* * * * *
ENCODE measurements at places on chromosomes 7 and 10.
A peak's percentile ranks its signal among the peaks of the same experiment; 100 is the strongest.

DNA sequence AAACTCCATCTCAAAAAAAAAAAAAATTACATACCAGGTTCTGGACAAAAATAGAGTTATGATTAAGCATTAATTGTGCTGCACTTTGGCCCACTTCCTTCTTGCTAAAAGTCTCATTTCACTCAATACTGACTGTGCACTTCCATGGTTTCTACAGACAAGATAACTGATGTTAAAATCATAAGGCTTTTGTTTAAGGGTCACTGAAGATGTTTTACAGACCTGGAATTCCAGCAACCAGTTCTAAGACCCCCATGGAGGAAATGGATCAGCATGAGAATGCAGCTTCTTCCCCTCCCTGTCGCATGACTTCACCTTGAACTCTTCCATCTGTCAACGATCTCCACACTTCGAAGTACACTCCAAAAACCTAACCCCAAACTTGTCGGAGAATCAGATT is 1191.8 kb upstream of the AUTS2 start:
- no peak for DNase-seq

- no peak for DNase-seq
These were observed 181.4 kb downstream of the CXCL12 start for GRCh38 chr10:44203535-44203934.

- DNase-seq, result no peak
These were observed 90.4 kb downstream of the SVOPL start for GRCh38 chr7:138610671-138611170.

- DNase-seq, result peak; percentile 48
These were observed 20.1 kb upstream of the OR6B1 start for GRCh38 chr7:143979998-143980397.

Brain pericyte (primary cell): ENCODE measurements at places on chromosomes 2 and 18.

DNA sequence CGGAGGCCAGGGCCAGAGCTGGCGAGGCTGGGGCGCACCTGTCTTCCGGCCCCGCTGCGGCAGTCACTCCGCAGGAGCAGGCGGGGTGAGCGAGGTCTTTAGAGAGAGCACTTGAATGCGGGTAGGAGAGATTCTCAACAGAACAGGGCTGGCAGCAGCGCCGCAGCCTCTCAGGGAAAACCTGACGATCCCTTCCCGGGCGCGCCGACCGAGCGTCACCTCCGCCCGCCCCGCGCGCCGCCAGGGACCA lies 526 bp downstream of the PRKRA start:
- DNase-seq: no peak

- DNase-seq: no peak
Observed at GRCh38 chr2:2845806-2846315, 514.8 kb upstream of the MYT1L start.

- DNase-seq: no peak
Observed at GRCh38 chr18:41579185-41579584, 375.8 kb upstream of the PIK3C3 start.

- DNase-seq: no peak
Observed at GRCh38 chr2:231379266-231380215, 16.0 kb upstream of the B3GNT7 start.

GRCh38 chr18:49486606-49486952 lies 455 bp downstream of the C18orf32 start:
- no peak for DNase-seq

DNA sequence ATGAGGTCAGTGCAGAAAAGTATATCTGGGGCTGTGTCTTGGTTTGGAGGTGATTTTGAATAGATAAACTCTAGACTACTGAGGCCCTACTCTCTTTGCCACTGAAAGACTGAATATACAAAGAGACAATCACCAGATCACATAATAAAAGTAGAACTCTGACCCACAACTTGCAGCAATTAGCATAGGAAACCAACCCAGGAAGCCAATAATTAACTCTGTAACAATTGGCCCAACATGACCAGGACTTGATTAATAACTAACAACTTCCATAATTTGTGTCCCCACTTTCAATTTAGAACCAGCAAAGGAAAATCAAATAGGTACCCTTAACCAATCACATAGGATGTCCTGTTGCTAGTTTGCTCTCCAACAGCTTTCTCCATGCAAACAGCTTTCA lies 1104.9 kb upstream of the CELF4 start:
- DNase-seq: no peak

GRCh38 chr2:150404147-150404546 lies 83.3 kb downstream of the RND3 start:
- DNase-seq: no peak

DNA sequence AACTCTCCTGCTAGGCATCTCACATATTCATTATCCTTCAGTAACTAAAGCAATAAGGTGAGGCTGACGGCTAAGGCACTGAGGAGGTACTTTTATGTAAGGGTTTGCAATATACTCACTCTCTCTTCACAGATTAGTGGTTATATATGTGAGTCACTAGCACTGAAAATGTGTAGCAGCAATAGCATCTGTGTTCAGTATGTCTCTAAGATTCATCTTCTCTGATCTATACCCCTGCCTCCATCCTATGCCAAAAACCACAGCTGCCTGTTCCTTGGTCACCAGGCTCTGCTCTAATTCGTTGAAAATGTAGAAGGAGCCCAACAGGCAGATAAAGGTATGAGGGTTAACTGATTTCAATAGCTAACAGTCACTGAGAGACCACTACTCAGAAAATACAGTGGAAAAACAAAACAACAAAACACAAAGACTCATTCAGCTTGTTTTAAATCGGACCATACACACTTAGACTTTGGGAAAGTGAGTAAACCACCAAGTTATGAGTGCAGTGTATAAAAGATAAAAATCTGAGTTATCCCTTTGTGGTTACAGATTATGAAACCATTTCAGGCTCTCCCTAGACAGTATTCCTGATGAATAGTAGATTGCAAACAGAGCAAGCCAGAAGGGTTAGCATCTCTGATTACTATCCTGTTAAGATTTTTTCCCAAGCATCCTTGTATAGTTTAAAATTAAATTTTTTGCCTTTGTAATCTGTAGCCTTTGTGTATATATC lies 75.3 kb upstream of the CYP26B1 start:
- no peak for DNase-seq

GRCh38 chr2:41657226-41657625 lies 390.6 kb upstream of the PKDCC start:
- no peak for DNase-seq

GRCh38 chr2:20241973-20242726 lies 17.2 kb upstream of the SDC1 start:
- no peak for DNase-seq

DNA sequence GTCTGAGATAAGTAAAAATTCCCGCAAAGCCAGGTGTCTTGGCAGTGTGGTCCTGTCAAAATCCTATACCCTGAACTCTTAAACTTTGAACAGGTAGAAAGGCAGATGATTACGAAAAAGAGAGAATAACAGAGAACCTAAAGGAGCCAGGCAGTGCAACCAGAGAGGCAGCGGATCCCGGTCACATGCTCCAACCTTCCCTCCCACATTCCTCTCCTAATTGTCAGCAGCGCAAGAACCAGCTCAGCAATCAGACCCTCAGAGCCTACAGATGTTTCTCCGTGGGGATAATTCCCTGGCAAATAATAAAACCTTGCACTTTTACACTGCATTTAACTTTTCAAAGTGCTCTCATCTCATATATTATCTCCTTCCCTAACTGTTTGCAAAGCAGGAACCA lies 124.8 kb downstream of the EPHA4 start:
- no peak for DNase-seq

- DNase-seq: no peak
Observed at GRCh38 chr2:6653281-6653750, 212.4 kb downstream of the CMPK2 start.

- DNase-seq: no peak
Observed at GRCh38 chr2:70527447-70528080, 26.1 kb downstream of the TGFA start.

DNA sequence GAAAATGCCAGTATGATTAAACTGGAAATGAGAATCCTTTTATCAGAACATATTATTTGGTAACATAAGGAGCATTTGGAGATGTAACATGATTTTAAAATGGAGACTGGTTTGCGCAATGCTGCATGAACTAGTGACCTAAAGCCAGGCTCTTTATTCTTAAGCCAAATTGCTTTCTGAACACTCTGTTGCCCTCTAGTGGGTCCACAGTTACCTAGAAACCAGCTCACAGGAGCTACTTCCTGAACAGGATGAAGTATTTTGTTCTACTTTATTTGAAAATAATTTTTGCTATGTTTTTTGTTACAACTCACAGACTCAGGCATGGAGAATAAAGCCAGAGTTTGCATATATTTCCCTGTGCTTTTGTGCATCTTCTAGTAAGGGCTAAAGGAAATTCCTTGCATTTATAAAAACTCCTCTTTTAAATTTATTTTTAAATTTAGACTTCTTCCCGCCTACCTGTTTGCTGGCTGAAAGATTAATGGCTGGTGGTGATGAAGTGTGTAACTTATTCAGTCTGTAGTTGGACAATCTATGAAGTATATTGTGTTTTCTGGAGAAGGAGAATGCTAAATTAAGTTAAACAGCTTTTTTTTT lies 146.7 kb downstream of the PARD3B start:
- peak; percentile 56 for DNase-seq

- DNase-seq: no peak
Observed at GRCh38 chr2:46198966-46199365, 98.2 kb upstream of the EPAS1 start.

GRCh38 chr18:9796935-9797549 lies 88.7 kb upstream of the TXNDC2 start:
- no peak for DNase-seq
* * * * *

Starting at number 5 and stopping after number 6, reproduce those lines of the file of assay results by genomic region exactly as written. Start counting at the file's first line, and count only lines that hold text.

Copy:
- no peak for DNase-seq
These were observed 181.4 kb downstream of the CXCL12 start for GRCh38 chr10:44203535-44203934.